SUI is another example of how the Baloch have been deprived of their basic rights. Eighty per cent of Balochistan is deprived of gas, including Gwadar. It is quite repulsive to know that the province that supplies most of the gas to the country does not have access to it. Article 158 of The Pakistan Constitution 1973 states,
“The province in which a wellhead of natural gas is situated shall have precedence over other parts of Pakistan in meeting the requirements from the wellhead.”
Since national law is not implemented, international law favours the Baloch stance, which obviously has no relevance to Pakistan amongst other matters.
The International Covenant on Economic, Social and Cultural Rights (1966 UN December 16) Part 1 Article 2 states,
“All peoples may, for their own ends, freely dispose of their natural wealth and resources without prejudice to any obligations arising out of international economic co-operation, based upon the principle of mutual benefit, and international law. In no case may a people be deprived of its own means of subsistence.”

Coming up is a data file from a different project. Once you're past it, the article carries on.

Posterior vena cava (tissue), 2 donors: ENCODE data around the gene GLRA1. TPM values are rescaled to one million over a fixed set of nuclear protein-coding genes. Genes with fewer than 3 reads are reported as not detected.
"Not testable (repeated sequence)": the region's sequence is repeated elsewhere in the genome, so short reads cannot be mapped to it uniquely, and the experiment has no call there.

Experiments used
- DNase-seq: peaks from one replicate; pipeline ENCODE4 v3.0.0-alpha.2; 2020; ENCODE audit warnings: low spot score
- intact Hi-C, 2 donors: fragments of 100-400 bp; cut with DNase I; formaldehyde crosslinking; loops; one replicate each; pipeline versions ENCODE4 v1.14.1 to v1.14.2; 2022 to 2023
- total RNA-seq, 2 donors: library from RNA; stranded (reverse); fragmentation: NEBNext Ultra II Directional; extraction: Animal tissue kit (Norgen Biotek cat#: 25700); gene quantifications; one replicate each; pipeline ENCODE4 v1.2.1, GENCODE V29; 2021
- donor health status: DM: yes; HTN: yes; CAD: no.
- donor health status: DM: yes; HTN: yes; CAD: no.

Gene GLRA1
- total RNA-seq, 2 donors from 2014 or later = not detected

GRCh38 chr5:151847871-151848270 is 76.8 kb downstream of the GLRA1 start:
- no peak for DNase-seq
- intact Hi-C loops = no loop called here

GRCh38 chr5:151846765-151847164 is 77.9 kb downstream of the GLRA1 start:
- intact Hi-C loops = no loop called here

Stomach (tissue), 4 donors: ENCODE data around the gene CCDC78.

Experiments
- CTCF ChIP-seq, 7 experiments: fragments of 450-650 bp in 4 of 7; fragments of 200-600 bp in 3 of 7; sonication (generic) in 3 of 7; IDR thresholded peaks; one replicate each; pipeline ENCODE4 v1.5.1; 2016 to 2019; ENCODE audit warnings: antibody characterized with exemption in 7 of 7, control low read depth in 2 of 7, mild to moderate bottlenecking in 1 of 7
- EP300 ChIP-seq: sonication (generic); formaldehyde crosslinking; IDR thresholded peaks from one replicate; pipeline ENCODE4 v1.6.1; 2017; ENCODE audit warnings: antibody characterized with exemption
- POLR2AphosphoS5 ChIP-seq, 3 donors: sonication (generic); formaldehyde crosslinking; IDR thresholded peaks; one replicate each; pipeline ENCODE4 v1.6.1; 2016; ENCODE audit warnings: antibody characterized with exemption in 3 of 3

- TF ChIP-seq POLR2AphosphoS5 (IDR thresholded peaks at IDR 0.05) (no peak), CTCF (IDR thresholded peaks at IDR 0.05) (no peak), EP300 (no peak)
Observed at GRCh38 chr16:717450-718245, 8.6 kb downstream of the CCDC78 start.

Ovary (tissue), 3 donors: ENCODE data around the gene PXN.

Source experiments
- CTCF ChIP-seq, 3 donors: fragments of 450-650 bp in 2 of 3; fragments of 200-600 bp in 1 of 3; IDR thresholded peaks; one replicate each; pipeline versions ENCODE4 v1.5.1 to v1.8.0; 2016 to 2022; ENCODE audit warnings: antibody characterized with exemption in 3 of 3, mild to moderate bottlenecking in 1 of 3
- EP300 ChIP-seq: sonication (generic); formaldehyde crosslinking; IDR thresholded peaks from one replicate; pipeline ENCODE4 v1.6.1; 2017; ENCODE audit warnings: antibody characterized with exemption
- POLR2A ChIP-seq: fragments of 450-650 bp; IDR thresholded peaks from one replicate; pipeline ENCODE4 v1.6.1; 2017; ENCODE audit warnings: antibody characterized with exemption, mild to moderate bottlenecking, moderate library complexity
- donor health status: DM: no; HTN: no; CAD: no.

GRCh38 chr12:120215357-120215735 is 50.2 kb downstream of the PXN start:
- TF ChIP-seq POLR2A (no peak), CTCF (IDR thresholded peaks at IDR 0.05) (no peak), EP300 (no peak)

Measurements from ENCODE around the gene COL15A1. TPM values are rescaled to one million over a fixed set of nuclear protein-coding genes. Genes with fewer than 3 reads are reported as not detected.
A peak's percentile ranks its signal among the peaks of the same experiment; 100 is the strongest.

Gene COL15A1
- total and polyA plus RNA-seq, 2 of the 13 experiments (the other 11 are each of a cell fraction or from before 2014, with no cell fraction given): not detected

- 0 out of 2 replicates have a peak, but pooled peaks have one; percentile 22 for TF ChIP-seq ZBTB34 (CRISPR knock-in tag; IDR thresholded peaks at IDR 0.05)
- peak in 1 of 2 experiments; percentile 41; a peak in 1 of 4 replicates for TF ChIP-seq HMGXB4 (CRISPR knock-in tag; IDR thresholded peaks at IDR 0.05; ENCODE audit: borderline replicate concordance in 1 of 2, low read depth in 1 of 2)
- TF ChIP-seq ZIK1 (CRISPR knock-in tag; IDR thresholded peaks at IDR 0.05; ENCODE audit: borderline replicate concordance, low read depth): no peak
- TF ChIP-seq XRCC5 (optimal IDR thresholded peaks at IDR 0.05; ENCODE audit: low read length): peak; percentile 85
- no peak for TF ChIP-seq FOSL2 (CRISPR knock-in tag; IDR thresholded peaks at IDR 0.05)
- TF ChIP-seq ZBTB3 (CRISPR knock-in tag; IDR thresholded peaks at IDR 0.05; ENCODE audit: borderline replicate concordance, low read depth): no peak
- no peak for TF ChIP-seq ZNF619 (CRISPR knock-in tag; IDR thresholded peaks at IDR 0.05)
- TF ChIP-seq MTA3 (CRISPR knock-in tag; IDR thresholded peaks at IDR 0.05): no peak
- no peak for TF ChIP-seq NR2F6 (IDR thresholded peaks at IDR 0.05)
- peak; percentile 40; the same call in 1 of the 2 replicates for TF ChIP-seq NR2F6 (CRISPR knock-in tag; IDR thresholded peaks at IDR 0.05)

There are plenty of examples of how deprived Baloch people are of their rights that justifies the sense of detriment they feel. Often the Sardari system is held accountable for the underdevelopment in Balochistan. That in itself is a very controversial topic since most of the Sardars and Nawabs have been assigned with the highest positions as part of the establishment.
Unfortunately, corruption and disunity amongst most Baloch tribal leaders has deteriorated Balochistan’s plight and allowed the establishment to use this to their advantage. If we kept our tribal egoism aside and worked for the betterment of the common Baloch man, then Balochistan might have a slight chance of a prosperous future.